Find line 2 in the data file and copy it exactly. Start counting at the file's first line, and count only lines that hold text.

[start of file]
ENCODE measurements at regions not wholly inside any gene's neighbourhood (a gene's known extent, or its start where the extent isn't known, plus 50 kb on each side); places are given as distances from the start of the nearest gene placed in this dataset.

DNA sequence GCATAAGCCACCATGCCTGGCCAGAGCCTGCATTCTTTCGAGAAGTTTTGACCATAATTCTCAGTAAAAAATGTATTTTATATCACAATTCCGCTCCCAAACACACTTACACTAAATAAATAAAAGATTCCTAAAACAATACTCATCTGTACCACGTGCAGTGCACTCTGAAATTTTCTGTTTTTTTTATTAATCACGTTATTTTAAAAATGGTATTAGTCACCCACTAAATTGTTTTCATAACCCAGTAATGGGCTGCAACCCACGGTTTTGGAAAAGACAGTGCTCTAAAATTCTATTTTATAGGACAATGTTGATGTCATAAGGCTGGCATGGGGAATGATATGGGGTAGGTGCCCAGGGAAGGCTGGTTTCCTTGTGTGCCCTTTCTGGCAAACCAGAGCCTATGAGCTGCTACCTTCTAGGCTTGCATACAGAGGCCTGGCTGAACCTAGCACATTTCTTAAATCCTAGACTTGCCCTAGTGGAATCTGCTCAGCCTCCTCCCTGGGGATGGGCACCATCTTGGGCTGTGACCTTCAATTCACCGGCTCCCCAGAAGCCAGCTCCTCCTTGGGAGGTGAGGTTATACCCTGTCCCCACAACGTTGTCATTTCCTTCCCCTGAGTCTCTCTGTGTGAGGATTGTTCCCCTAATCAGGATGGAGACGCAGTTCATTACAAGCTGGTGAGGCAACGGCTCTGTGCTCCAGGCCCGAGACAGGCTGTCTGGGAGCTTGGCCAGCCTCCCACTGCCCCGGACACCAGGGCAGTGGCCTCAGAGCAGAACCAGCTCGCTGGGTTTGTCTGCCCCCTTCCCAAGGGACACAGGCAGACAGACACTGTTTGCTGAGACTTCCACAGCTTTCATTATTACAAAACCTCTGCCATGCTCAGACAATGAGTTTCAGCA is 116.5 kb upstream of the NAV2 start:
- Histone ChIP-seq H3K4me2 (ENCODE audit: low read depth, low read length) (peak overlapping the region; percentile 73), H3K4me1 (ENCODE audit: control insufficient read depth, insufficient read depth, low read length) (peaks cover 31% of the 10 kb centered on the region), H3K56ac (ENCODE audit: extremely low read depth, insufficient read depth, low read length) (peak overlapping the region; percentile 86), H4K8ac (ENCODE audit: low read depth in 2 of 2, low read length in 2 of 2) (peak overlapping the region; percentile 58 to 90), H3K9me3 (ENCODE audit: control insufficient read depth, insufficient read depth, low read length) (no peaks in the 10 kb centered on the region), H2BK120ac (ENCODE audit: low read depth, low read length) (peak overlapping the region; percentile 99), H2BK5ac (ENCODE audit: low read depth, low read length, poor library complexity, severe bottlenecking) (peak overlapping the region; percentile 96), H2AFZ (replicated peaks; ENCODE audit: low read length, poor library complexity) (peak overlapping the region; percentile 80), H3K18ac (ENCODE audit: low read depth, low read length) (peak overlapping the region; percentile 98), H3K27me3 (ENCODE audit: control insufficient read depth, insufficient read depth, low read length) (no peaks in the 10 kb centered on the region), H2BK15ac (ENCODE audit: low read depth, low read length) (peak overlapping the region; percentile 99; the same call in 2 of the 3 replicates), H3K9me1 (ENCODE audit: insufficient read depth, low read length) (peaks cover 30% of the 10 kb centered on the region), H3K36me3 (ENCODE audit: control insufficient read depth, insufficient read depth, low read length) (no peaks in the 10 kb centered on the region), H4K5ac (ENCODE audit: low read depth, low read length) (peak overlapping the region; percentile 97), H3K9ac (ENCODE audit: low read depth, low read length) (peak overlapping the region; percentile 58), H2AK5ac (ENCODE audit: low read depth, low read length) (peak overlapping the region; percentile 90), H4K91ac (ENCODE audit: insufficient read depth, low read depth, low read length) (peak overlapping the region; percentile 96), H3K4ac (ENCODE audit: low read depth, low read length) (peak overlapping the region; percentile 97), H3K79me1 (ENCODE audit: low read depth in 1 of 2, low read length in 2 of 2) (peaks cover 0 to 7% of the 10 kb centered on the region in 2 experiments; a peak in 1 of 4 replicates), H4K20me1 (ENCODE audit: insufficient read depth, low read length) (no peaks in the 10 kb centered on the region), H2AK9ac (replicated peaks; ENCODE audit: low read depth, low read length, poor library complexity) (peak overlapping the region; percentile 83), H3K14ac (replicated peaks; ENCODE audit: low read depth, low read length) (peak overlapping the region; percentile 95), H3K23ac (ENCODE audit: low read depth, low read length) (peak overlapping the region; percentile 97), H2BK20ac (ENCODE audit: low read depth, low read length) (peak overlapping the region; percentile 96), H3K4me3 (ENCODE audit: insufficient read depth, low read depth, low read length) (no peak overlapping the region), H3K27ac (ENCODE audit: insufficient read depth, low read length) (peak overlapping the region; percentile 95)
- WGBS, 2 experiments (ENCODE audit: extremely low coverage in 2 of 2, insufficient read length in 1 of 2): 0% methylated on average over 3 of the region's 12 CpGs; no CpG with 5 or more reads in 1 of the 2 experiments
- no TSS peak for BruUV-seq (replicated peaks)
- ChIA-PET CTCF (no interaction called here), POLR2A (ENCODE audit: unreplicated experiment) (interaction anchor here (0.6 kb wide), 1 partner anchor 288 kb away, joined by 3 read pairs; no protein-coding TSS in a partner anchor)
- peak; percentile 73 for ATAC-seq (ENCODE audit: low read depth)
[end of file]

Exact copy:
DNA sequence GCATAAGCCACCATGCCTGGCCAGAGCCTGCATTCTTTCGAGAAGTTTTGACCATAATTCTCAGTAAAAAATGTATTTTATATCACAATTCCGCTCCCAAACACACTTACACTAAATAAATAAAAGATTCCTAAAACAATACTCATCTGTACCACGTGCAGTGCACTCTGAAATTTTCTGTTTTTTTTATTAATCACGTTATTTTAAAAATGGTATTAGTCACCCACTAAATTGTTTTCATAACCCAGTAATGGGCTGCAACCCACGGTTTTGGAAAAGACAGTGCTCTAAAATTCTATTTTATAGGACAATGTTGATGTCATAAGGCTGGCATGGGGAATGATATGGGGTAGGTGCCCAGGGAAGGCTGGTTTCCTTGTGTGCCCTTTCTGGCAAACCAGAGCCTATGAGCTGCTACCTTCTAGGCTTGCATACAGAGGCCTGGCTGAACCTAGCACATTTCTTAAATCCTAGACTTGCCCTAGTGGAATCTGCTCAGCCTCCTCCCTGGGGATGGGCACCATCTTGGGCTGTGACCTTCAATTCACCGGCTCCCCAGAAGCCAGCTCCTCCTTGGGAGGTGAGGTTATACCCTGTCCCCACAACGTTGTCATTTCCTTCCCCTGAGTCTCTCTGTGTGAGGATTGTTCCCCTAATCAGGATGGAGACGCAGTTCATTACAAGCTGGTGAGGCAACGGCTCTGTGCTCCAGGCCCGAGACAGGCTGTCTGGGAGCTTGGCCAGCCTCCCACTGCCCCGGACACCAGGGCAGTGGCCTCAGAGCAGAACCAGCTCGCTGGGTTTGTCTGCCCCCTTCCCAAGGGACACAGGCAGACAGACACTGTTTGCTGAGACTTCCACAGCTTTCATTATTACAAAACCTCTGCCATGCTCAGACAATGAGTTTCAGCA is 116.5 kb upstream of the NAV2 start: